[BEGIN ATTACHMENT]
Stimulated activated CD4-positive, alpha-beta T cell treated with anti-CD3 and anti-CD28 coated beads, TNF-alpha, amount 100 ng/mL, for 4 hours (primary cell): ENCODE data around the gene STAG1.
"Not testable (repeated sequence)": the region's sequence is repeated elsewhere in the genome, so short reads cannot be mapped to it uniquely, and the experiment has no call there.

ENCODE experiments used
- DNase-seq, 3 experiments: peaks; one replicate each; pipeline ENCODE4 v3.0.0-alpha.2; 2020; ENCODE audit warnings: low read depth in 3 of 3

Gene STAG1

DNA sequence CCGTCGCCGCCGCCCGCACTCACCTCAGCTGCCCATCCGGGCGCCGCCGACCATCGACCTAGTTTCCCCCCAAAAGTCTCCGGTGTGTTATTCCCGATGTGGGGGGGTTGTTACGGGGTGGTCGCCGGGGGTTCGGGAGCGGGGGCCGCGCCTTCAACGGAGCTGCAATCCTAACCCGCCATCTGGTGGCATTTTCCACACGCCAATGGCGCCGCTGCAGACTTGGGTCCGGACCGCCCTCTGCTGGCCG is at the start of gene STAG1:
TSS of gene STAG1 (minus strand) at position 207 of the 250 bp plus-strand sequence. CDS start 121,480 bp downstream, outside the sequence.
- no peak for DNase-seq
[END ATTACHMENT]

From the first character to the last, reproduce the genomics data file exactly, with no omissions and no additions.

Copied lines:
Stimulated activated CD4-positive, alpha-beta T cell treated with anti-CD3 and anti-CD28 coated beads, TNF-alpha, amount 100 ng/mL, for 4 hours (primary cell): ENCODE data around the gene STAG1.
"Not testable (repeated sequence)": the region's sequence is repeated elsewhere in the genome, so short reads cannot be mapped to it uniquely, and the experiment has no call there.

ENCODE experiments used
- DNase-seq, 3 experiments: peaks; one replicate each; pipeline ENCODE4 v3.0.0-alpha.2; 2020; ENCODE audit warnings: low read depth in 3 of 3

Gene STAG1

DNA sequence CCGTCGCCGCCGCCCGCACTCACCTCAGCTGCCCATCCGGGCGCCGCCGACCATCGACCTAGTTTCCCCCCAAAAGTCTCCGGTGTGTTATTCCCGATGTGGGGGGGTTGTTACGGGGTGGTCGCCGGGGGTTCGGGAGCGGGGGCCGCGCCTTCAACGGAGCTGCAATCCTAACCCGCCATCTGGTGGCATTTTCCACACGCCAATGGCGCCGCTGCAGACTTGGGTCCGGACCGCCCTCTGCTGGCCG is at the start of gene STAG1:
TSS of gene STAG1 (minus strand) at position 207 of the 250 bp plus-strand sequence. CDS start 121,480 bp downstream, outside the sequence.
- no peak for DNase-seq